2002: Jamie McMurray, making his second start since replacing the injured Sterling Marlin, led the final 31 laps for a stunning upset in Charlotte’s UAW-GM Quality 500, North Carolina, US. McMurray became the quickest winner in NASCAR Cup Series history since Johnny Rutherford won in his first start at Daytona in 1963.

~14 October~

Alva Belmont Vanderbilt and other spectators at the Vanderbilt cup race of Mineola (NY), 1905

1905: Following the success of the 1904 Vanderbilt Cup Race, the second race was held. Competing against the five American cars, France, Germany, and Italy started 14 of their greatest cars and drivers including; Vincenzo Lancia, Louis Chevrolet and George Heath. French cars finished first and second place for the second consecutive year. Victor Hemery won in the Darracq, averaging 61.5 mph. The 1904 winner, George Heath, finished in second place by only 3 minutes and 42 seconds. The Locomobile driven by Joe Tracy finished third, averaging 56.9 mph, the first time an American car had ever been placed in an international competition.

1911: The eighth Glidden Tour began in New York City, with a planned route through Atlanta, Georgia to Jacksonville, Florida., US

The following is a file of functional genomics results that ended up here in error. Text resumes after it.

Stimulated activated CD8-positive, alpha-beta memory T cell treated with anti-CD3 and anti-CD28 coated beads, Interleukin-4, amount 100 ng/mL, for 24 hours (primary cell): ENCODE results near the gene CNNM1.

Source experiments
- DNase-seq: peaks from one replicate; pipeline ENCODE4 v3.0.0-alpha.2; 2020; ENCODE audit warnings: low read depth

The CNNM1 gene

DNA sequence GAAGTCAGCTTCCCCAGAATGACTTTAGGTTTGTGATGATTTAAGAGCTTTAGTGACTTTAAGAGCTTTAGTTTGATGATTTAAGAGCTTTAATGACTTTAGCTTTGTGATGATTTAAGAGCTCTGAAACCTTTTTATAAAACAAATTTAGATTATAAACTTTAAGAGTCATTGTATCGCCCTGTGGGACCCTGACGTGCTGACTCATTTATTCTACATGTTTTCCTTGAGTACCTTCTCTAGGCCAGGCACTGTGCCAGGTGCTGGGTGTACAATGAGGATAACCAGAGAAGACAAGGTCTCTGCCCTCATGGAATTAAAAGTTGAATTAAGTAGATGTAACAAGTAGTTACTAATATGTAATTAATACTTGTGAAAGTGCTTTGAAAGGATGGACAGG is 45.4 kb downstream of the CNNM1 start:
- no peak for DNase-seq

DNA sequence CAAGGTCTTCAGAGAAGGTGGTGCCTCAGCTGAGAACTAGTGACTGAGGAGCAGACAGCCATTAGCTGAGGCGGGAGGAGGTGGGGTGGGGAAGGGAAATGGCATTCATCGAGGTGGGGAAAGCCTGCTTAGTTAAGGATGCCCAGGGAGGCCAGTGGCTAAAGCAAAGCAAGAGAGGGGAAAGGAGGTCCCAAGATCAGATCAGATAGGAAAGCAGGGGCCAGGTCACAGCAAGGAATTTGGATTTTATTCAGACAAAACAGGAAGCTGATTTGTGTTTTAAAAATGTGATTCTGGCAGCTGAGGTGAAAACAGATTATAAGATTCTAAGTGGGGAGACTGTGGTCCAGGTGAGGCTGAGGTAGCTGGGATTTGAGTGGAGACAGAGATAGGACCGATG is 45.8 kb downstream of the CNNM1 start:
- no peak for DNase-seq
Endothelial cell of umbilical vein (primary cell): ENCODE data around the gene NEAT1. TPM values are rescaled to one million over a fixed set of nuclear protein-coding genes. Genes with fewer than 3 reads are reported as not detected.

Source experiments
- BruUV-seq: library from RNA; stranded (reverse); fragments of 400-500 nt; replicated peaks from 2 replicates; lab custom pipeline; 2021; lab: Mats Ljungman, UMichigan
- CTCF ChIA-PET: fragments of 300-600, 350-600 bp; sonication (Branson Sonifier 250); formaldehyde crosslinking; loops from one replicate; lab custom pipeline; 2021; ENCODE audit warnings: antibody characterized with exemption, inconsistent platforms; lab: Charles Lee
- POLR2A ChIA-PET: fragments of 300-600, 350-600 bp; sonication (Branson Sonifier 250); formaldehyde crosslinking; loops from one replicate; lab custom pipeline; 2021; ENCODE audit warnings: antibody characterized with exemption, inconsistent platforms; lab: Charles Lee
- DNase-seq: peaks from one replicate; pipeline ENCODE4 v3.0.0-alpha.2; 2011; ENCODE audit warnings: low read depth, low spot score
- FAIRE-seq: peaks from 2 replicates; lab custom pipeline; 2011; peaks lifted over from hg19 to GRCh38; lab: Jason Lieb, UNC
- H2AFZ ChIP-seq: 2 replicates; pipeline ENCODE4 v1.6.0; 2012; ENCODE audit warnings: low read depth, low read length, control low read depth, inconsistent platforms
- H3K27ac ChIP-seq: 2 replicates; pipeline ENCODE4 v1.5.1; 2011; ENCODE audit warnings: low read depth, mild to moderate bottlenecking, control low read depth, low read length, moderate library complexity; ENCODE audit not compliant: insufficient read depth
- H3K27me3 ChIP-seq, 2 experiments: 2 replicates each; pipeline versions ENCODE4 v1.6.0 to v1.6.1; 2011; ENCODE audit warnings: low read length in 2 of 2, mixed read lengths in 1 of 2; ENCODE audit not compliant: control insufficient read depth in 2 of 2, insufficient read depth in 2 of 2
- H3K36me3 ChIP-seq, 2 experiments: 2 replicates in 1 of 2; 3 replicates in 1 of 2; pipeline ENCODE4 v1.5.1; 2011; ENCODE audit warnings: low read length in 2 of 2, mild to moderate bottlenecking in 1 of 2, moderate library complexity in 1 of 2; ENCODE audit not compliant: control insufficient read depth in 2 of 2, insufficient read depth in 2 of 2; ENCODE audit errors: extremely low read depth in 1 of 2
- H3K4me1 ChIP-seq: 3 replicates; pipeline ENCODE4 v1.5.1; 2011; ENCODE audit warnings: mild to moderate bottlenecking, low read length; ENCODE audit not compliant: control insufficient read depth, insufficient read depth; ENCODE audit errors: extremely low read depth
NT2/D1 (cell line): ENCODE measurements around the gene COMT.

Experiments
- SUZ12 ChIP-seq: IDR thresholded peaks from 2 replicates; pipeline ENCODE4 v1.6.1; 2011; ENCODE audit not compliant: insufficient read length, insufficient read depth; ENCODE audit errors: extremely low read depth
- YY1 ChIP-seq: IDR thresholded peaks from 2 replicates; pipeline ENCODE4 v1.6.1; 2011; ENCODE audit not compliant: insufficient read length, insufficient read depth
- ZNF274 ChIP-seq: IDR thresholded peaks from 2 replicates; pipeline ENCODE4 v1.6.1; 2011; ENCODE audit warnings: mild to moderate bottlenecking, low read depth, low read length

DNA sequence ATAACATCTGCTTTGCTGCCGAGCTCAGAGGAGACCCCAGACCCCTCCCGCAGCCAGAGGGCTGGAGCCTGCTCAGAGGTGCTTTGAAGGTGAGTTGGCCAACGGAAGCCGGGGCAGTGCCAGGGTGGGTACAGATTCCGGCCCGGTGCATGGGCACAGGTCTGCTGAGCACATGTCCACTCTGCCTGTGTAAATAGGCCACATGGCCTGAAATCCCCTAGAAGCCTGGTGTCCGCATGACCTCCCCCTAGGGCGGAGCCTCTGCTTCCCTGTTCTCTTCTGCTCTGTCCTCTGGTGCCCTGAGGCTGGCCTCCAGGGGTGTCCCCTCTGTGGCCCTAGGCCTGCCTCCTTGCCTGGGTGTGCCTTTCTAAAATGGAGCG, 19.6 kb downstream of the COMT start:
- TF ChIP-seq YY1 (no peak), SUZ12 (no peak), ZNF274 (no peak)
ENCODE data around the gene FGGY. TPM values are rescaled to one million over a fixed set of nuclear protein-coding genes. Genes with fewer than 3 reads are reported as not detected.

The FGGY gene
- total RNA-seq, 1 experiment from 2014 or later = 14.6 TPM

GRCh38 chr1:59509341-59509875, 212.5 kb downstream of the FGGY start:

1911: The first road race staged in Santa Monica, California, the 220 mile Free For All, was won by Harvey Herrick in a National.

1933: Johnny Gerber competed in and won his last race in Bel Air, Maryland, US. Johnny was a top “outlaw” sprint car driver in the 1920s and early 1930s. After giving up driving, he continued to own race cars and build specialised connecting rods for racing engines. His wife Rose kept meticulous records of his racing career. The notes became the basis of his autobiography, “Outlaw Sprint Car Racer” which was published in 1992. That same year Johnny was inducted into the National Sprint Car Hall of Fame in Knoxville, Iowa.

1951: A total of 106 cars competed in the NASCAR Modified and Sportsman race at Langhorne Speedway, Pennsylvania, US. Dick Eagan, driving in relief of Hully Bunn, was declared the winner after a crash halts the race after 83 laps. Don Black was critically injured in the massive pileup, which unfolds for more than one minute. Fritz Holzhauer was badly burned in an earlier incident. Photos of the big crash appeared in the Dec. 9 issue of This Week magazine, which appeared in Sunday editions of news­papers across the US.

1956: Curtis Turner was declared the winner of the scheduled 100-mile NASCAR Convertible race at Asheville-Weaverville Speedway when a 14-car crash wiped out all but one car running in the event. Turner’s Ford was the only car still in running condition when officials terminated the event after 181 of the scheduled 200 laps.

Tony Roper

1962: Glenn “Fireball” Roberts won the National 400 NASCAR stock car race at Charlotte, North Carolina, US

1973: Jackie Stewart announced his retirement from .

2000: NASCAR Craftsman Truck series driver Tony Roper (35) died in a crash during the O’Reilly 400 at Texas Motor Speedway in Ft. Worth, Texas. Roper’s car brushed another during the 32nd lap and slammed head-on to the wall, bursting into flames and spinning out of control.